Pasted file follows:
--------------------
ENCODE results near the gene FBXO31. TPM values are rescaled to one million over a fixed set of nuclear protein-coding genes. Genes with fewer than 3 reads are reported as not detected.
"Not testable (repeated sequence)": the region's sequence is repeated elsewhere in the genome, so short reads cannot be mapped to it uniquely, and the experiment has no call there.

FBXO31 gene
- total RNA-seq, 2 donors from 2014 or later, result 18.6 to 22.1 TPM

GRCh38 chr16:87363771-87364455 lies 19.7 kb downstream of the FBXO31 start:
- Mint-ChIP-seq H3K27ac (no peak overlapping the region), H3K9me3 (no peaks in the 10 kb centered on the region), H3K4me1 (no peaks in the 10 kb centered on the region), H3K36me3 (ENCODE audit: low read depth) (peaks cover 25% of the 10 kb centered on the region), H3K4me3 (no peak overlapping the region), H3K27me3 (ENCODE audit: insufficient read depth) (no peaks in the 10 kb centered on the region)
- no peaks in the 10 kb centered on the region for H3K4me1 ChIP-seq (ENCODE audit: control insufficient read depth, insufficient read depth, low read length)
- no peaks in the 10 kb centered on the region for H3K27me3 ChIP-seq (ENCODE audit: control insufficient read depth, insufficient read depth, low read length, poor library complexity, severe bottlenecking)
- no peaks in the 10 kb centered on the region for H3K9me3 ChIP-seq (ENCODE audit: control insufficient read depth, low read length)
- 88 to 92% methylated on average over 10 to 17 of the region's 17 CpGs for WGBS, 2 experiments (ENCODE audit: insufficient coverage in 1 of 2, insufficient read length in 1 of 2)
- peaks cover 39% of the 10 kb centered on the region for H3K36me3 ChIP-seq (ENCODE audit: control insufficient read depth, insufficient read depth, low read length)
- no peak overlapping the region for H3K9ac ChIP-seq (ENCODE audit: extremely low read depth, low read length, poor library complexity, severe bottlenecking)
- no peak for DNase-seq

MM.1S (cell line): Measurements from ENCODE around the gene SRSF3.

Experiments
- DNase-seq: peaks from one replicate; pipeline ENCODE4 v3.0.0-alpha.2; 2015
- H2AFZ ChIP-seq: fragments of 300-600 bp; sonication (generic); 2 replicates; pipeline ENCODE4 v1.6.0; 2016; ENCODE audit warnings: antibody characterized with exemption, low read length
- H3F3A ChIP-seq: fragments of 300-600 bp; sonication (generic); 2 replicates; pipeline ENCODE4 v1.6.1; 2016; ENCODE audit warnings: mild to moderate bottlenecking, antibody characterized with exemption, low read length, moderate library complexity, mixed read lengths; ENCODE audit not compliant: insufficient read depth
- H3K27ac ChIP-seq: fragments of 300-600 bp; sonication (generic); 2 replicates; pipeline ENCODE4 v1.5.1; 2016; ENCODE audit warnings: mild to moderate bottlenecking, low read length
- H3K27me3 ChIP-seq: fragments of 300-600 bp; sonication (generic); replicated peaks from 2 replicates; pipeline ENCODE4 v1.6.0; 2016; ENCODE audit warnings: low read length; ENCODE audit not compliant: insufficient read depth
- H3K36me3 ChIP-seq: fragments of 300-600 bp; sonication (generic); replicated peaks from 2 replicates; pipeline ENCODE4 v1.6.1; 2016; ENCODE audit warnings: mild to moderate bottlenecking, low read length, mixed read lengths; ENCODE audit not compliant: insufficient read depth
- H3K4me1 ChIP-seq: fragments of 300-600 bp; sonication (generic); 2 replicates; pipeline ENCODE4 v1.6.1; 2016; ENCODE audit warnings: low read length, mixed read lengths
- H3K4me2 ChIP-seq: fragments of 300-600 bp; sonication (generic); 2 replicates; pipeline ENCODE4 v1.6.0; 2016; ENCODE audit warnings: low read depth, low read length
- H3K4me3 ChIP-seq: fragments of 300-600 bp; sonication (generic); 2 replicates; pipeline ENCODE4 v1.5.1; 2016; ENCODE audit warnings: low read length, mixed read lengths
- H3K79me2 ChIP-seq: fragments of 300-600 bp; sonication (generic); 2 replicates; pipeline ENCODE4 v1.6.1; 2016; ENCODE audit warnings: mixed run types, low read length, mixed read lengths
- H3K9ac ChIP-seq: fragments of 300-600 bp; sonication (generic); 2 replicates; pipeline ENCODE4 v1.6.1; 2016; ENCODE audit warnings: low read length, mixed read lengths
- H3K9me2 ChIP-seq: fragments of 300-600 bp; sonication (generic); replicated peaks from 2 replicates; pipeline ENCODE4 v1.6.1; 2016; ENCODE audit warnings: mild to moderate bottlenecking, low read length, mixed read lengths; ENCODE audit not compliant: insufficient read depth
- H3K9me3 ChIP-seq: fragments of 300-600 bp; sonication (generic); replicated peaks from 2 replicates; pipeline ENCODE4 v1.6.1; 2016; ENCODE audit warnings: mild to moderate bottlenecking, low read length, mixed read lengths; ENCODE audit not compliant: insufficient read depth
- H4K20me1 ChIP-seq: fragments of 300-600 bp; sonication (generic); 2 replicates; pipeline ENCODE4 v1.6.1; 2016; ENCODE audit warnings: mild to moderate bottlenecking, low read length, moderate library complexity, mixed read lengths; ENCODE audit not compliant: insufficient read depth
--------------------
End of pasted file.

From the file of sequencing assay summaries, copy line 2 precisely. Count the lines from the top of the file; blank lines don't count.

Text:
"Not testable (repeated sequence)": the region's sequence is repeated elsewhere in the genome, so short reads cannot be mapped to it uniquely, and the experiment has no call there.